• Femine figures thrive in masculine industries

    Zita diez balogo, heads of construction solutions company’s cement plant in davao, is among the women who now play important roles in ‘traditionally masculine’ industries

    Zita diez balogo, heads of construction solutions company’s cement plant in davao, is among the women who now play important roles in ‘traditionally masculine’ industries

    AS more women join the labor force, they are steadily breaking into traditionally masculine industries and proving themselves more than capable in doing jobs that were first strictly assigned to men.

    Construction solutions company Holcim Philippines Inc. is among those embracing this trend, seeing value in increased diversity.

    Currently, the company’s Communications and Corporate Affairs, Marketing, Legal, Health and Safety, Security, and Organization and Human Resources departments are led by women.

    Women also play key roles in brand’s operations, with a woman heading its Davao plant and ladies holding line management jobs in its ready-mix concrete and aggregates business.

    Overall, about 20 percent of the company’s workforce is female and it is looking to raise this to 30 percent by 2030, in line with the Lafarge Holcim Group’s diversity goals.

    Some of the women blossoming in what others could see as a man’s world, gladly shared their stories in the hopes of inspiring other ladies to reach for and achieve their dreams in whatever field they choose.

    Among them is Catherine Joy Guinto, who started as an administrative assistant five years ago and rose above the ranks. She is now the production manager of the brand’s ready-mix concrete plants nationwide.

    “I was then the youngest and only female member of the ready mix concrete production team. It was challenging at first, because I felt I had to constantly prove myself. But my colleagues were very supportive, always sharing their knowledge and pointing out where I can improve. They made me confident in my job and helped me reach my goals,” she said.

    Another one is Steph Frogoso, currently technical assistant to the head of Cement and Industrial Performance, who shared that she has begun her journey to become plant manager due to the support of her superiors.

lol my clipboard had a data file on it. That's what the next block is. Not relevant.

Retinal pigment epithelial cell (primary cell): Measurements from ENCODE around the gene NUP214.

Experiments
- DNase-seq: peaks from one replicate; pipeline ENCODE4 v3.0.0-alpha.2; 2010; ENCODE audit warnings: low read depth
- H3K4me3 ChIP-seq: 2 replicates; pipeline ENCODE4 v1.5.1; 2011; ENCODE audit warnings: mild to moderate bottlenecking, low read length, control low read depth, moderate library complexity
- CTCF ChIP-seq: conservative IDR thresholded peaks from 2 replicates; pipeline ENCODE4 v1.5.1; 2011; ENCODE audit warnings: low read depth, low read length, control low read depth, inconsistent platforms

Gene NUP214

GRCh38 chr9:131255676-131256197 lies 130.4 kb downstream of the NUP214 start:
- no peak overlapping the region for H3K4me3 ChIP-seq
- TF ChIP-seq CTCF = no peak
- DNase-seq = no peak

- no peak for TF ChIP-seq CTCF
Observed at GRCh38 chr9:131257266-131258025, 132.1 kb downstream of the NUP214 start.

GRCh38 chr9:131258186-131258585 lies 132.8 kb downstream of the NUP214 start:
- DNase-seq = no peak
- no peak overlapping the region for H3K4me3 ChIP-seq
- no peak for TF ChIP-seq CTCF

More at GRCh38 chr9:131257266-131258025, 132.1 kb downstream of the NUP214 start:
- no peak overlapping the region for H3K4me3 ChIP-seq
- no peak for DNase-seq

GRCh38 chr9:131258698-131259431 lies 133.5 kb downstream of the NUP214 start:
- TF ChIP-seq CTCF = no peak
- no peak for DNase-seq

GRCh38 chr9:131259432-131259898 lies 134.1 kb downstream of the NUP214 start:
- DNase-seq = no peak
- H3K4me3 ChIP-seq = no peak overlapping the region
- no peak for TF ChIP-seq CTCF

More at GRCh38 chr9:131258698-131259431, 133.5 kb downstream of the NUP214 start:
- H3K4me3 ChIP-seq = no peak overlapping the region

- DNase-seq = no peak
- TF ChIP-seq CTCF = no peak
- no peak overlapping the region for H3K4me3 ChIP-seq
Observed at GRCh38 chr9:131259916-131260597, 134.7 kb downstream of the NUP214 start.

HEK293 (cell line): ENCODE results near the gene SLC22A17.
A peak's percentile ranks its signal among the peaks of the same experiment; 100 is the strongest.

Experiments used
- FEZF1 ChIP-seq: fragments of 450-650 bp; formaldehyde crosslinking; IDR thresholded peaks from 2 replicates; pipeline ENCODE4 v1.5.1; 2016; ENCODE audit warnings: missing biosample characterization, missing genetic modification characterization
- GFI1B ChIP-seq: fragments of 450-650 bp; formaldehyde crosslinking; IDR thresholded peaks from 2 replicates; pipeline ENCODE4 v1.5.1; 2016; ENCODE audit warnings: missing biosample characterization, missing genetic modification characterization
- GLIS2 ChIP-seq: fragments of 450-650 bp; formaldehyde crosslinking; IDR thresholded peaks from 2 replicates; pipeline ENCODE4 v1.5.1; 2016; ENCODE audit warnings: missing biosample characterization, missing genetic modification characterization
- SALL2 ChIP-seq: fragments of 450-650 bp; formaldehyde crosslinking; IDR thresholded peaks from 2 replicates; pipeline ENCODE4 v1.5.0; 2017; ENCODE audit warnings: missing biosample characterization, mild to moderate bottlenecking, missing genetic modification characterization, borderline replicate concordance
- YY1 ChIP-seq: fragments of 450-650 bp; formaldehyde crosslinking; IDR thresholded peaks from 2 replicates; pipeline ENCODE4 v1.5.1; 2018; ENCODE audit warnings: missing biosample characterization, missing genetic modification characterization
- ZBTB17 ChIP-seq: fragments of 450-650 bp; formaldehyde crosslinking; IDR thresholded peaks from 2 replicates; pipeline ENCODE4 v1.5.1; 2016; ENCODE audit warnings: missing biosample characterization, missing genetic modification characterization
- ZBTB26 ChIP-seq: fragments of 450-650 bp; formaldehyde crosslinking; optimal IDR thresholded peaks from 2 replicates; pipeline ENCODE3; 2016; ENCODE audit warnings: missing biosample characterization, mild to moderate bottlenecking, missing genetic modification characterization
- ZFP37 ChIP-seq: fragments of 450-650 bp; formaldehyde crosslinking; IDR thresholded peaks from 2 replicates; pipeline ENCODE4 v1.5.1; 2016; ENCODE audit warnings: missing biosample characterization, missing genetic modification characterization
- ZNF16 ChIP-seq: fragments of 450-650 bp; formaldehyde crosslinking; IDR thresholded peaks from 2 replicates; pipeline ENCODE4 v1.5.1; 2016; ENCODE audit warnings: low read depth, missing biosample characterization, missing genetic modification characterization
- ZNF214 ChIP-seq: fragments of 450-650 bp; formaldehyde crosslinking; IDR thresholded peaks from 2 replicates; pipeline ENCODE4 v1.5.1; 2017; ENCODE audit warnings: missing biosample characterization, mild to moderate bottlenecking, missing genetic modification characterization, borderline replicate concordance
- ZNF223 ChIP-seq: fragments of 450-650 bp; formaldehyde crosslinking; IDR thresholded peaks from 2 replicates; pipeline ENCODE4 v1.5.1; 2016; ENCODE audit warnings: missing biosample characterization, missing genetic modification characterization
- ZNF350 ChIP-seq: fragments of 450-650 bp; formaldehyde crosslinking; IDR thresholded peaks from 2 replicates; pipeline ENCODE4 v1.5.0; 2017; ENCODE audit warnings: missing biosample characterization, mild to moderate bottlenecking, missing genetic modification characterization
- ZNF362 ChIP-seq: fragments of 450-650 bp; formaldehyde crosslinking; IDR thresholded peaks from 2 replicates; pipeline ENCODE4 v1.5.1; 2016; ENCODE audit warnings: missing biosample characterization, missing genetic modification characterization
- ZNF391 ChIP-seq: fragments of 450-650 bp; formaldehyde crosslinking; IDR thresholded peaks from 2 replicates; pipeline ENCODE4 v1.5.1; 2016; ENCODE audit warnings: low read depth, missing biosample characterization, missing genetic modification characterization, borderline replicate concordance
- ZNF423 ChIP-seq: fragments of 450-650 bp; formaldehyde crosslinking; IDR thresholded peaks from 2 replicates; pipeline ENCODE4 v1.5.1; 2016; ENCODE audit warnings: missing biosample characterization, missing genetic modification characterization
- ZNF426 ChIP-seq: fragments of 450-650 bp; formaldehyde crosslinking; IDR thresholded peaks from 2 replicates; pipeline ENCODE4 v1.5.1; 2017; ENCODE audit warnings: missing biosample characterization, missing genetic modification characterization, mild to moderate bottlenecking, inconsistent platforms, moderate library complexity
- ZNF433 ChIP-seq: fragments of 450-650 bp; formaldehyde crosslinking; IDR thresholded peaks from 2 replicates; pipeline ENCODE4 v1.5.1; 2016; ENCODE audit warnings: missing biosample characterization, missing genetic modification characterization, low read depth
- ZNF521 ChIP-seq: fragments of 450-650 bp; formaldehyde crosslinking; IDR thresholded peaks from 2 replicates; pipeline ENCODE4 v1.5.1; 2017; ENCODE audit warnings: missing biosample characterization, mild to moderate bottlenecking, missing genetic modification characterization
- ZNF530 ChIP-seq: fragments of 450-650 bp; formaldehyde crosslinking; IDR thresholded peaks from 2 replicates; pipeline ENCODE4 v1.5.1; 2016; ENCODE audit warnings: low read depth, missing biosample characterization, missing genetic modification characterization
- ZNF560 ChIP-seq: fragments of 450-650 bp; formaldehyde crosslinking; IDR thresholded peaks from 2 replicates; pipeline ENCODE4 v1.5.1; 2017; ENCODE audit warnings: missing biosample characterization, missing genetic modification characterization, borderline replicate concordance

“I was a geologist for four years, when the former head of the Manufacturing department launched a ‘Plant Manager’s Journey’ program to encourage young employees to consider this role. He shared how he once headed quarrying operations in another country which inspired me to go for it as well. That we have a female plant manager, Zita Balogo, also made me confident.”

    For Ann Somera, head of the Large Infrastructure Projects unit, the company is a nurturing and meritocratic organization that provides opportunities to those that deserve it.

    Somera shared that one of her most rewarding work assignments is leading a project to build better roads in partnership with the Department of Public and Works and Highways.

    “I believe there is an opportunity to make a difference in the country through infrastructure development. I’m glad I had the opportunity to work with men and women of the Public Works sector who live and breathe public service,” she said.

    Lastly, May Escalicas, Corporate Social Responsibility Officer for the Davao Plant, points the value that women bring to a masculine company aside from technical know how.

    “I have been drawn to the culture of giving back and fell even more in love with the corporate social responsibility (CSR) team of our plant when it catered to the communities that I care for. Personally, I think women bring a sense of kalinga. I believe that aside from technical knowledge, the care and passion for community is important in CSR,” she said.


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